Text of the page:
Safety inspections of the pleasure craft that operate in Ha Long Bay will be stepped up in the wake of last week’s drowning, when a boat carrying 25 people flipped over in a sudden squall, local authorities said.
Two British tourists, a Frenchman, a Vietnamese tour guide and a local crew member drowned in the choppy waters of Ha Long Bay in the northern province of Quang Ninh.
The two British victims were Karen Puddifoot, 27, and Tim Roney, 22, and the Frenchman was Jeremi Berard, 27, according to Vietnamese police sources.
Roney was from Sarratt, Hertfordshire and Puddifoot from Northwood to the northwest of London, the police said.
The boat was returning to port the evening of September 23 when heavy rain and strong winds tore through the bay and overturned the vessel with 25 passengers and a crew of seven on board.
Only 21 passengers embarked from Bai Chay at noon that day, according to the register. The two Brits and the Frenchman who would drown came on board with another French tourist when the boat called at Ti-top Island.
The new vessel worth over VND10 billion (US$560,500) had just done its only trial run to test the boat’s equipment and seaworthiness, and the crew’s ability to serve and please foreign tourists.
Insurance and compensation
“This is a clear breach of safety regulations. We will investigate the incident and initiate criminal proceedings if there is enough evidence to warrant it,” office manager Vu Hong Thanh of the Quang Ninh Province People’s Committee told Thanh Nien Weekly via the phone.
Thanh said local authorities would act by making sure that, in the future, tourist boats operating in Ha Long Bay were seaworthy and properly registered, and that their captains knew about docking and anchorage safety.
Registration of the three-decker boat, more than 30 meters long and 2.1 meters abeam, was completed on September 9.
Thanh of the Quang Ninh People’s Committee said the province had offered to help the victims’ families and was coordinating with the French and British embassies to deal with the case in line with international practice.
For the families of the dead Vietnamese, Quang Ninh has offered VND5 million each.
As the bodies of the three dead foreigners lay in the mortuary of Bai Chay Hospital in Ha Long Town, the British Embassy said it was working with the local authorities to make all the necessary arrangements.
“The victims' families have been informed about the accident. We are in the process of repatriating the remains back to the UK. The embassy will do its best to ensure the victims' families receive all necessary consular support,” the embassy said in the statement.
Regarding insurance pay-outs, Ngo Van Hung, head of Ha Long Bay Management, said the families of the three drowned foreigners would receive compensation of VND20 million ($1,100) each as the tickets for the boat trip included insurance.
The Vietnamese tour guide and crew member who died had no tickets as they had no need for them. However, their families should receive compensation anyway as the registered passengers and crew were insured by the boat’s owner, as required by law.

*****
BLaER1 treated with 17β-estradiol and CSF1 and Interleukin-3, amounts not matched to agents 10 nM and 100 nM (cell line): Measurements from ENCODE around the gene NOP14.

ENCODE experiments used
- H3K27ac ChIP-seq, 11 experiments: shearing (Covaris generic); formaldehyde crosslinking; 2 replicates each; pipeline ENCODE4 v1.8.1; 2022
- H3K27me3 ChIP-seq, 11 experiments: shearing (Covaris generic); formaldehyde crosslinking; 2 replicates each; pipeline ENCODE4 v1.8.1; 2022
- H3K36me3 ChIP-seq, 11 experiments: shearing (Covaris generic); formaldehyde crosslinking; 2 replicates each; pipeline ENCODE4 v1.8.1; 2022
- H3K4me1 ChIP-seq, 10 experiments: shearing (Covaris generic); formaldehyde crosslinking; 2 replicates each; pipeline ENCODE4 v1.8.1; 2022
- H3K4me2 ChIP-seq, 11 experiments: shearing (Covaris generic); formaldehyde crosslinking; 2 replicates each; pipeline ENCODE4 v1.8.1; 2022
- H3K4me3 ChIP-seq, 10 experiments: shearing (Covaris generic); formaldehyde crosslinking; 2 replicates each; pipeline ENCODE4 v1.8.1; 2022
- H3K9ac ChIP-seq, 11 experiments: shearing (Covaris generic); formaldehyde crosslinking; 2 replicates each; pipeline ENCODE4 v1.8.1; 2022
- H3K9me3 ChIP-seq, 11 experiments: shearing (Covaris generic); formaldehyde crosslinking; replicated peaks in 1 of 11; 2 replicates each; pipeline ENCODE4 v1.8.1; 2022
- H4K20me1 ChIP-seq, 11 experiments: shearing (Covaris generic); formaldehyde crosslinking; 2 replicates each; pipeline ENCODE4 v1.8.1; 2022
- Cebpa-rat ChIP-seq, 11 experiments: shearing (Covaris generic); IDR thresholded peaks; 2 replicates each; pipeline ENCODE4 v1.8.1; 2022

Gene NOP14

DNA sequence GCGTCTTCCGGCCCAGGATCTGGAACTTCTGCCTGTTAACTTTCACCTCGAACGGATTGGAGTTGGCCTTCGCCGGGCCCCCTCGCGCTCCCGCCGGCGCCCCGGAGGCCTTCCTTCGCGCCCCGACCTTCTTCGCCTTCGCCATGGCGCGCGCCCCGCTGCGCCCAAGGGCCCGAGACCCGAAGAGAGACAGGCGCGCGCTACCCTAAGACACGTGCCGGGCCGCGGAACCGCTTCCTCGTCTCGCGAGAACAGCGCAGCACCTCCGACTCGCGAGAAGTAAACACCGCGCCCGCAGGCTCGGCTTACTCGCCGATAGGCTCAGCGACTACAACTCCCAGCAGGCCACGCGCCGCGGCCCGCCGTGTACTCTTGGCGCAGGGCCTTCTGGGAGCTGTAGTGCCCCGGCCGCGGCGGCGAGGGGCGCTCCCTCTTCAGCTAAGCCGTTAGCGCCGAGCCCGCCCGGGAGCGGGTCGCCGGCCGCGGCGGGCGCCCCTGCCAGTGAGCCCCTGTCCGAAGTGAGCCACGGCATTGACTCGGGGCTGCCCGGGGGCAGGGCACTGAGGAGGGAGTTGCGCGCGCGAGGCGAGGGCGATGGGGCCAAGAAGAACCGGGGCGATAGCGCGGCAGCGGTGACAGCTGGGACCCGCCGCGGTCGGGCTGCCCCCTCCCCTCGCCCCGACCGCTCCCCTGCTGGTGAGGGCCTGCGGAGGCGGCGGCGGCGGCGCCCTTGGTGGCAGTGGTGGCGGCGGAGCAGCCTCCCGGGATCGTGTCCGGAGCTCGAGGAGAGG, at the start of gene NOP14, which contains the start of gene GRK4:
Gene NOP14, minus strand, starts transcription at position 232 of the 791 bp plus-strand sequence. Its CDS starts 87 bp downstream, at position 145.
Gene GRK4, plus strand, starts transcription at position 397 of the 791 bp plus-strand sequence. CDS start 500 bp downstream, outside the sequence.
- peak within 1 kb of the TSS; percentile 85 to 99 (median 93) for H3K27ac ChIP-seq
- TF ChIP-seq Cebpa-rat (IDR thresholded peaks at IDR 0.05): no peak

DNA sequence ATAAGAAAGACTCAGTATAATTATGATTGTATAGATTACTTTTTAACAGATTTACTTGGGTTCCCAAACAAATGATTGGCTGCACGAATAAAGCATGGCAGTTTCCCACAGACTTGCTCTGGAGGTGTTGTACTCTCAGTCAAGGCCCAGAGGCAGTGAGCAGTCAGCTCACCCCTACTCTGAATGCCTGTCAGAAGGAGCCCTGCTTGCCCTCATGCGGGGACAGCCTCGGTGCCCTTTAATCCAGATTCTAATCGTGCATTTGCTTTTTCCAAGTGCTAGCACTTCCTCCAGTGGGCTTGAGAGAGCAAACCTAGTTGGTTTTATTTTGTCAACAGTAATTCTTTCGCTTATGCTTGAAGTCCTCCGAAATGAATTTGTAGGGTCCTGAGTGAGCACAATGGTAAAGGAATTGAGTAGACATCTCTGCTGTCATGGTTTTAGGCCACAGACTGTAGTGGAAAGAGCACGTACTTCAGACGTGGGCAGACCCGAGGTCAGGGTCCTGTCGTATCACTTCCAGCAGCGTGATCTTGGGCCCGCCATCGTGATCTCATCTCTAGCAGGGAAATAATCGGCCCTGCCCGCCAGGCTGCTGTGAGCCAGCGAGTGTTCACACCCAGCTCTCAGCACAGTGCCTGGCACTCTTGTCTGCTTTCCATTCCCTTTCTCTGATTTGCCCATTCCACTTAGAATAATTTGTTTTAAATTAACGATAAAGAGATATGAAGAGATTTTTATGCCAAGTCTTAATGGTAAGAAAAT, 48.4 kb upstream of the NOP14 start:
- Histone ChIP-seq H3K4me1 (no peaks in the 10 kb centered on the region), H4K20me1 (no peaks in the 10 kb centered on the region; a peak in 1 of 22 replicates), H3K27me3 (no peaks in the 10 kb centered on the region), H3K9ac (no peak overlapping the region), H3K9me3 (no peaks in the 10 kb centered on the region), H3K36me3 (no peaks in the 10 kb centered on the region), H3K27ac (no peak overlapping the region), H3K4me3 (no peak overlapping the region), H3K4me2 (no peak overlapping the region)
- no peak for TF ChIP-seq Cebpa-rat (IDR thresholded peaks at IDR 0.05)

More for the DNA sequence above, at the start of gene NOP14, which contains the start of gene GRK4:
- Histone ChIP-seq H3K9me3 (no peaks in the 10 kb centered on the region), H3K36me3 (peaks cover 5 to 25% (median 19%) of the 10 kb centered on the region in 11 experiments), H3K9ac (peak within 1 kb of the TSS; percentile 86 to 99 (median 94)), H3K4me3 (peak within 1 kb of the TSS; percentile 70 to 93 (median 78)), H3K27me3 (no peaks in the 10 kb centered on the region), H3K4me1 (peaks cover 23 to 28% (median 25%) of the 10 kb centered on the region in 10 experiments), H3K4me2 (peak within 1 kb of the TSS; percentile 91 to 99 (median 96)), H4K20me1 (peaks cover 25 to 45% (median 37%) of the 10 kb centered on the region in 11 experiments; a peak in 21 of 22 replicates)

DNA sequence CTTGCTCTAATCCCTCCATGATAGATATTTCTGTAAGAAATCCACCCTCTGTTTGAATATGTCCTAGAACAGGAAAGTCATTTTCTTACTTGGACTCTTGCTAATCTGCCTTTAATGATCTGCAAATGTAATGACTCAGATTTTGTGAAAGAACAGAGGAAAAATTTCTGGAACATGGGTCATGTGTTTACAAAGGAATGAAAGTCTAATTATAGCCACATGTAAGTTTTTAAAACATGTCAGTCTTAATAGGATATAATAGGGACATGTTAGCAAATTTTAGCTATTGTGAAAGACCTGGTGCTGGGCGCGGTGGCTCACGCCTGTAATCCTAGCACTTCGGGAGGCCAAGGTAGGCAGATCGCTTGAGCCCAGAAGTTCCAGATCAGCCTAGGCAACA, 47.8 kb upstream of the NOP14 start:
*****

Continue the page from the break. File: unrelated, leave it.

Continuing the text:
Since the names of the three dead foreigners were not on the passenger list when the boat left Bai Chay, the insurance company will have to study their cases before deciding whether to pay out or not.
The swamped vessel itself was not that damaged as there was no collision. “After being salvaged, the boat is still in reasonable condition and its hull is undamaged,” shipping registrar Viet said.
Last year some 2.65 million holidaymakers, including 1.71 million foreigners, were drawn to the dramatic limestone peaks of Ha Long Bay, according to figures supplied by the provincial tourism department.
WHY THE BOAT CAPSIZED
Several regulations were breached by the operators and the captain of the boat that capsized and sank.
Since the vessel had yet to be licensed for overnight sailing, the regulations required that it return to port by 7 p.m., so it was overdue.
Furthermore, though the registered passengers and crew were insured by the boat owner, the vessel itself was not.
By law, sea-going vessels sailing from Ha Long to Cat Ba Island or to Van Gia [at Mong Cai on the Chinese border] must meet the S1 set of standards, so they must be sturdy enough to ride out two-meter waves without incident.
Boats that confine themselves to Ha Long Bay need only meet S2 standards, which include handling 1.2-meter waves.
“All of the more than 400 boats operating in Ha Long Bay conform to S1,” Viet said.
The length of a cabin on the boat’s third deck had been doubled from the original design.
That added to the ship’s weigh, and changing its center of gravity, and presented a larger face to the wind, an expert who wished to remain anonymous said.
Quang Ninh shipping registrar Phung Ngoc Viet saw it differently and blamed the accident on the wind alone.
The strong winds and choppy seas lasted for only 15 to 20 minutes, but they came without warning.
Bui Minh Tang, director of the National Weather Center, said that squalls like last week’s were caused by unstable air masses.
“It is difficult to forecast them. Moreover, we don’t have enough weather stations to catch and observe the phenomenon,” Tang said.
Reported by Bao Van